KL between trajectory distributions vs KL between policies

The derivation presented here is inspired by these lecture notes.

Given a trajectory $\tau = (s_0, a_0, s_1, a_1, \dots, s_{T-1}, a_{T-1})$, and two distributions over trajectories $p_\pi$ and $p_q$ parametrized by policies $\pi$ and $q$ respectively,

where $\mu_0 = \mu_0(s_0)$ is the initial state distribution, $\pi_t = \pi_t(a_t | s_t)$ is the policy at time $t$, and $p_t = p(s_{t+1} | s_t, a_t)$ is the system dynamics, we can find the KL divergence between $p_\pi$ and $p_q$ as follows. By definition,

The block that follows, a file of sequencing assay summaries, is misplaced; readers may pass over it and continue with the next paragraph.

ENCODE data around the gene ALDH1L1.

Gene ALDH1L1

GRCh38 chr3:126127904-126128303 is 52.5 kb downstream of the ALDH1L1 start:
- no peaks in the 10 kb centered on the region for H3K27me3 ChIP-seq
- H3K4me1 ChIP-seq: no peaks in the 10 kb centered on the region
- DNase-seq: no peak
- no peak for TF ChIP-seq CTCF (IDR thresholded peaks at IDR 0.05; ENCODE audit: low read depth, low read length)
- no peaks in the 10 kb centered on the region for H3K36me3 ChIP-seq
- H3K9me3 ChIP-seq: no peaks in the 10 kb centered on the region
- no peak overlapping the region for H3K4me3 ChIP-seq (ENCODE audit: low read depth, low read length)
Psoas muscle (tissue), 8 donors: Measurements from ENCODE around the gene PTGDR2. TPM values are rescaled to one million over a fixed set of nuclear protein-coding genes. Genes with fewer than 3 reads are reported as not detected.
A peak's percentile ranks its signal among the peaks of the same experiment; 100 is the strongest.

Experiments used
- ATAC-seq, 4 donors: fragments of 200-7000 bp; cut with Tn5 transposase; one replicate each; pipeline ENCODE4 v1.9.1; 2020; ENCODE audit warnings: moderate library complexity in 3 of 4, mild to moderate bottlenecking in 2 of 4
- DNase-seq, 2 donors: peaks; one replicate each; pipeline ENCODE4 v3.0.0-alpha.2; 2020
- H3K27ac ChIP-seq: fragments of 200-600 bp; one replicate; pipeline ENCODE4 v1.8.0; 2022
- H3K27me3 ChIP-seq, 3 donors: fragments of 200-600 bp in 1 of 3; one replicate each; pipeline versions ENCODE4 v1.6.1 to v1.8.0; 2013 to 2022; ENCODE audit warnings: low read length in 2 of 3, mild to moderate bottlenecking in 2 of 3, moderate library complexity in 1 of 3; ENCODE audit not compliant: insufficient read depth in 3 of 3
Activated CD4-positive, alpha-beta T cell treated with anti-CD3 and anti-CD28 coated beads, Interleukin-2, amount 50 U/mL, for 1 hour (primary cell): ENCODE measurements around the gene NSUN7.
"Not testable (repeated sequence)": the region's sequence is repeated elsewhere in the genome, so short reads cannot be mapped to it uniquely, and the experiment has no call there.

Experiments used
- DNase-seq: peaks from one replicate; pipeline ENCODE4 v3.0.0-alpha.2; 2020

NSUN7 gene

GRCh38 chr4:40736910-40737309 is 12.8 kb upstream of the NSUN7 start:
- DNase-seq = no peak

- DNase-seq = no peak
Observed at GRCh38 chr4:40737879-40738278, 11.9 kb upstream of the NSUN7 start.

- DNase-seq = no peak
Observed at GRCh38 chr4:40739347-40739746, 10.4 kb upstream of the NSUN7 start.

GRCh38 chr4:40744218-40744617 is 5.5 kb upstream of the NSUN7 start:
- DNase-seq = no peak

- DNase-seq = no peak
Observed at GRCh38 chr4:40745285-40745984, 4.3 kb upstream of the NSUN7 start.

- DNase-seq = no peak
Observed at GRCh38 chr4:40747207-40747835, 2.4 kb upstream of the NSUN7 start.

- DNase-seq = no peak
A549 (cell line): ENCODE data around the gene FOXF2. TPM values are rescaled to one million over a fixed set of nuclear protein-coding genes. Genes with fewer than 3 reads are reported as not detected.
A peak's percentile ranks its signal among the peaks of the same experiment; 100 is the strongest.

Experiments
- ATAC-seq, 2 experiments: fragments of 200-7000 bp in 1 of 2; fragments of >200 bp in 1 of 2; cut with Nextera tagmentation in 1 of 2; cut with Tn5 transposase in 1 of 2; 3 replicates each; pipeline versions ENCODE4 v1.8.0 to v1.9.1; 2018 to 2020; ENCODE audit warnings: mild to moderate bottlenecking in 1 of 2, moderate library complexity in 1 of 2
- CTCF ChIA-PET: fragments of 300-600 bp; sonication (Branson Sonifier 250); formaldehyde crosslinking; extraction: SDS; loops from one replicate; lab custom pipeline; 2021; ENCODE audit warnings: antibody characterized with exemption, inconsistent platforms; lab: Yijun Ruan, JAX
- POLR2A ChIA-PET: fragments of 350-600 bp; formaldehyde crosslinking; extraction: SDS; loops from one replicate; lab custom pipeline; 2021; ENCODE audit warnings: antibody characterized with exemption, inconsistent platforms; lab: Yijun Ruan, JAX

Denote $\tau_t = (s_0, a_0, \dots, s_{t-1}, a_{t-1})$. At time $t$, we have a state-action distribution $\rho^\pi_t = \rho^\pi_t(s_t, a_t)$ that can be computed as

Notice that it decomposes into the product $\rho^\pi_t(s_t, a_t) = \mu^\pi_t(s_t) \pi_t(a_t | s_t)$.

Coming back to the KL, observe that the ratio $p_\pi / p_q$ has a lot of common terms that cancel out, leading to

Interchanging the order of summation, we arrive at

So, finally, the KL divergence between trajectory distributions is the sum over time of state-averaged KL divergences between policies at different time steps,